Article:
In the second half of the 20th century a system of categorizing personalities into “Type A” and “Type B” gained mainstream pop-psychological traction. The obvious limitations of its binary, or at best linear, approach have seen the theory largely fall out of favor but sometimes, like when watching Selman Nacar’s sober, stressful second feature, “Hesitation Wound,” it’s hard not to be reminded of it. Defense attorney Canan (an outstanding Tülin Özen, avid and serious) is competitive, status-conscious, impatient, ambitious and hard-working to the point of work addiction. In other words, she’s the Type A-est Type A to ever have had a very hard day.
Nacar, who studied law himself, has written a screenplay that piles incident on incident, and moral quandary on moral quandary, each bumping into the rear of the next like a knock-on collision in rush hour traffic. But he directs with a spontaneity that means the drama never seems contrived, especially as conveyed in the considered realism of Tudor Panduru’s cinematography. Panduru, who has been responsible for some of Romania’s most deceptively handsome recent films (among them Cristian Mungiu’s “R.M.N.,” Radu Muntean’s “Intregalde” and Alexandru Belc’s “Metronom”) also shot Nacar’s well-received debut, “Between Two Dawns,” and between them, director and DP have developed a coolly restrained aesthetic that matches the film’s heroine in both elegance and intelligence.
Because even though she dresses rapidly this morning in the hospital room where her aged mother lies in an unresponsive state, Canan is always immaculately turned out, in a silk jade blouse or a soft teal sweater, under a lawyer’s gown or a tailored tweed coat topped with an efficient chignon. Her conservative but unmistakably expensive style is one of things that sets her apart from her more crumpled colleagues. It is visible evidence of her outsiderness, which many, including the judge on her trial, can easily interpret as arrogance (and perhaps they are not wrong). Many’s the reference made to Canan studying abroad, as though that experience has given her notions above her station, and certainly above the crumbling courtrooms and petty corruptions of Uşak, the small Turkish city to which she has only just returned.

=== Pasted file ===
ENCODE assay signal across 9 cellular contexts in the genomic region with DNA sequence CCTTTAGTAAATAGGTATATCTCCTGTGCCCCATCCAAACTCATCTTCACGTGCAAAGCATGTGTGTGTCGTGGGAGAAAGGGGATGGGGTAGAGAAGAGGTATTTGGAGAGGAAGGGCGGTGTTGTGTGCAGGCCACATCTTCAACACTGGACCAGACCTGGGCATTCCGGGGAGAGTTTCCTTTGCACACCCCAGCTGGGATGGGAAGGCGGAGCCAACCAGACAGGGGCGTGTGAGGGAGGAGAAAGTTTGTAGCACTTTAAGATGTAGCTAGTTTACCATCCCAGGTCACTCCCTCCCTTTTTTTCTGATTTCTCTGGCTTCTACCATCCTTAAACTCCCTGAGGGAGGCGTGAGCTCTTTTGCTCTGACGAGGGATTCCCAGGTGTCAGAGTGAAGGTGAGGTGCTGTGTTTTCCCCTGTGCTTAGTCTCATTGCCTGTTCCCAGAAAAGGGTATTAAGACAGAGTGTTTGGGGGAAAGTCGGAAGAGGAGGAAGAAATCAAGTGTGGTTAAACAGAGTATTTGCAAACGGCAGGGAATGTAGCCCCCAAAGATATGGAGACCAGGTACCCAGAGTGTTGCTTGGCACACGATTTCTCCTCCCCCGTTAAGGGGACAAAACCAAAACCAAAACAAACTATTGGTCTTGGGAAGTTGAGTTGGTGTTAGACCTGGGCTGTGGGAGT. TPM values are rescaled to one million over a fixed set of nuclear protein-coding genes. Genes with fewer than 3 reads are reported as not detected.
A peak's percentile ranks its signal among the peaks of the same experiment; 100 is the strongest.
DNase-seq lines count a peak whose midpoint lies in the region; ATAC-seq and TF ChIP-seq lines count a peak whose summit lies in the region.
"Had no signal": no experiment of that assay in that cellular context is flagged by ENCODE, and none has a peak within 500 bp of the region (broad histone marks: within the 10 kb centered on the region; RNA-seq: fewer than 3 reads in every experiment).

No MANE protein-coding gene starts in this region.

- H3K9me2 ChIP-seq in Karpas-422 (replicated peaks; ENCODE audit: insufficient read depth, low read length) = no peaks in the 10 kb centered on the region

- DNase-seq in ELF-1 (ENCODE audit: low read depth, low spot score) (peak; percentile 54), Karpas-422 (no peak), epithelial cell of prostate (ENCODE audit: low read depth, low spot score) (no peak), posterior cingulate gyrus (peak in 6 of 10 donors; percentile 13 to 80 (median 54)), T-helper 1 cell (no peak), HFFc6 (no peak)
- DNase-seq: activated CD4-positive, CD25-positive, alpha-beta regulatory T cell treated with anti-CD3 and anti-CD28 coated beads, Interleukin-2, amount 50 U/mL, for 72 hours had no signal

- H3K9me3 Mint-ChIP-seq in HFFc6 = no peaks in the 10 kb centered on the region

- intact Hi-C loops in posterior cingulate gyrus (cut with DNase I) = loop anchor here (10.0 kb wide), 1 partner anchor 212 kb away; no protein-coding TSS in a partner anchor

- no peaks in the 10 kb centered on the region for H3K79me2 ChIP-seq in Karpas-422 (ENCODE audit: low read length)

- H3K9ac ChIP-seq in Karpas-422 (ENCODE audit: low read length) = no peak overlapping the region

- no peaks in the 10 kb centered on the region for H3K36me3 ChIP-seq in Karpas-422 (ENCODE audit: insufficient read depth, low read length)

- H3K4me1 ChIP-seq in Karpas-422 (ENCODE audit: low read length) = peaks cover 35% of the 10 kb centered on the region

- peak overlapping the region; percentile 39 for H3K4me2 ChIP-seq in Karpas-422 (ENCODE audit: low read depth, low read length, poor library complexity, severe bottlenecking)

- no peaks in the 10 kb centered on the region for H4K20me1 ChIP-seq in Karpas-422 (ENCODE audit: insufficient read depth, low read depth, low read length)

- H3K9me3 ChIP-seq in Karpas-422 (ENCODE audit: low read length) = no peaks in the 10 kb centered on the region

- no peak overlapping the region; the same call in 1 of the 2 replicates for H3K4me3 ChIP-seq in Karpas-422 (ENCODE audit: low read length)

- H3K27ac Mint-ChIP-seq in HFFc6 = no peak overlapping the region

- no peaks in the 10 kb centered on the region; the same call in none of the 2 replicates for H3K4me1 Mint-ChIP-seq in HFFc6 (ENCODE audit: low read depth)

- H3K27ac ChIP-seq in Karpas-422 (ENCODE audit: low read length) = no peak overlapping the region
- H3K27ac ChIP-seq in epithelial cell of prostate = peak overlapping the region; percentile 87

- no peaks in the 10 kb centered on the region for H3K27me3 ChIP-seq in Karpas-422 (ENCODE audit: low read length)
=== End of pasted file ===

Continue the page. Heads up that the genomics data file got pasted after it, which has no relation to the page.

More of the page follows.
The case she is defending is that of Musa (Oğulcan Arman Uslu), a factory worker accused of murdering his boss, who has the titular hesitation wounds (scars from suicide practice-runs) on his arms. Today is the final day for evidence before sentencing and a late-breaking witness could prove pivotal in establishing Musa’s innocence, if only he’d arrive. Or maybe Canan’s impassioned, forthright, clinical dismantling of the prosecution’s allegations would do the trick, if only she could get through it without the ceiling collapsing — the piteous state of the municipal buildings, especially compared to the pricey restoration of a nearby mosque, makes an eloquently offhand statement about a society in which the appearance of piety is more likely to gain political capital than a commitment to secular justice.
But while Canan has to dodge chunks of falling plaster at work the ceiling is also falling in, so to speak, in her personal life. She argues with her sister (Gülçin Kültür Şahin) over stopping their comatose mother’s life support while her organs can still be donated in accordance with her wishes. It is yet another example of Canan holding on too tight to situations over which she has no control, as though through sheer force of personal competence she can force the dead back to life, the condemned back to innocence and the rotten back to a state of grace.
However Nacar, in collaboration with the riveting Özen, absolutely avoids making Canan the uncomplicated, self-sacrificing crusader that her dedication to her client and her mother might imply. We are never sure how much of her drive comes from social conscience or filial devotion, and how much from sheer, rigid pride and her savior complex. All of Canan’s interactions are adversarial, every conversation is a negotiation, and even the mildest exchange has to have a winner and loser. She would be a monster if it were not so clear that she is her own biggest victim. Having confined her outward expressions of distress to one hair-down, frustrated sob at a canteen table, in court later, Canan’s nose suddenly starts to bleed.
In images tinged with the blue of sadness, the green of decay and the bilious yellow of institutional hallways, Nacar makes remarkably suspenseful drama out of one hyper-committed woman’s refusal to curry sympathy, as she crosses Rubicon after ethical Rubicon in one 24-hour period. It is only with the slight slackening of focus in the film’s closing stages that Nacar’s otherwise deeply impressive command falters a little, ending “Hesitation Wound” on an atypically hesitant note, mid-countdown to what is either the defusing of its ticking time-bomb plot, or its detonation.
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